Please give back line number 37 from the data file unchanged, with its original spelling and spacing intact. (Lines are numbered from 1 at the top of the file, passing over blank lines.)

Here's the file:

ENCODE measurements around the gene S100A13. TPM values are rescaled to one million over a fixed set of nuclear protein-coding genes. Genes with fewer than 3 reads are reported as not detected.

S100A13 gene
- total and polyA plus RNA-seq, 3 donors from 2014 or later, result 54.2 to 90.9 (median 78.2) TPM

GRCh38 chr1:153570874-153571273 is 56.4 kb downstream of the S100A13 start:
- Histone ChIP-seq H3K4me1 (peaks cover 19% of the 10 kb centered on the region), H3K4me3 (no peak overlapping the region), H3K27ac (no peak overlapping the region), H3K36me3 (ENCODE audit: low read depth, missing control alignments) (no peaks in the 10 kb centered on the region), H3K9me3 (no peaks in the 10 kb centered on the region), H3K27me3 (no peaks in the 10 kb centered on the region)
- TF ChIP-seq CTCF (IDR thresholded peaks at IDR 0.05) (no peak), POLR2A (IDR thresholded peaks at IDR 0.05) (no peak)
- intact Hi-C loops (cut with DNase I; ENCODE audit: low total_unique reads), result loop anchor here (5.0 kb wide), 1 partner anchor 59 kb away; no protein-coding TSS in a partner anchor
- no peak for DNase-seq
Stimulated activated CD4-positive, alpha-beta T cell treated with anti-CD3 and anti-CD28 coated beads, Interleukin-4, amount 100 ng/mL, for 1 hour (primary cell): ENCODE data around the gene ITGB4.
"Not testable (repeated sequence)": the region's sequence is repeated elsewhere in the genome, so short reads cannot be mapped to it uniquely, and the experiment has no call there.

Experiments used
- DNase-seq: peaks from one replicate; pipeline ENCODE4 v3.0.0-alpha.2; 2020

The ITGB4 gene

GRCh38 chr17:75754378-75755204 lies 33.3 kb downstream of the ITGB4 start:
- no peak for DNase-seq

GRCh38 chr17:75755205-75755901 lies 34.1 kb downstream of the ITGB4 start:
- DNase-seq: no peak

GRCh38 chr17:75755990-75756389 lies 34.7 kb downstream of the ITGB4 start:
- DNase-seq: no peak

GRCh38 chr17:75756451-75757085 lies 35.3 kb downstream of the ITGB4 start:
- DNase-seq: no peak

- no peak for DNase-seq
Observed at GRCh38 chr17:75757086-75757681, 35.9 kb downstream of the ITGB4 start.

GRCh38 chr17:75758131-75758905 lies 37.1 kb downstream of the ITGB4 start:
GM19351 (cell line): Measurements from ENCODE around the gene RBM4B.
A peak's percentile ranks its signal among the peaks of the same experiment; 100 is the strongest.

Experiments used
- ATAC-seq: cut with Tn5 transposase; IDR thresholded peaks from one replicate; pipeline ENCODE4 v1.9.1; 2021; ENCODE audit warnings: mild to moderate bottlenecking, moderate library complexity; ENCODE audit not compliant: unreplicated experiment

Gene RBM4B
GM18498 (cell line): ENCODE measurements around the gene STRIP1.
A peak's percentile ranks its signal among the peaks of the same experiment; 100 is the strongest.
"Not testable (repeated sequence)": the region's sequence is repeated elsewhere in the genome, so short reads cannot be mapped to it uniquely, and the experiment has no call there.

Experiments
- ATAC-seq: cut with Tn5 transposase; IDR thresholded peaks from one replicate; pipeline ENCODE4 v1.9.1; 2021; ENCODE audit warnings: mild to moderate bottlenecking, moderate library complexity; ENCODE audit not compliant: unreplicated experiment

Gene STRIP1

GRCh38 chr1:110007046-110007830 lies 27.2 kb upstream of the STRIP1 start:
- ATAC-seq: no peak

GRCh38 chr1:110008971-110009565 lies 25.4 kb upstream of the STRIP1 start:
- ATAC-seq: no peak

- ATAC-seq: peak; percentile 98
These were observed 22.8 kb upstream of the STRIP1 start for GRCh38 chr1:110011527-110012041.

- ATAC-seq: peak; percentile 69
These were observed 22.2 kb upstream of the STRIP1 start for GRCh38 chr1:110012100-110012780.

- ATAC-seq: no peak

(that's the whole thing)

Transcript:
- ATAC-seq: no peak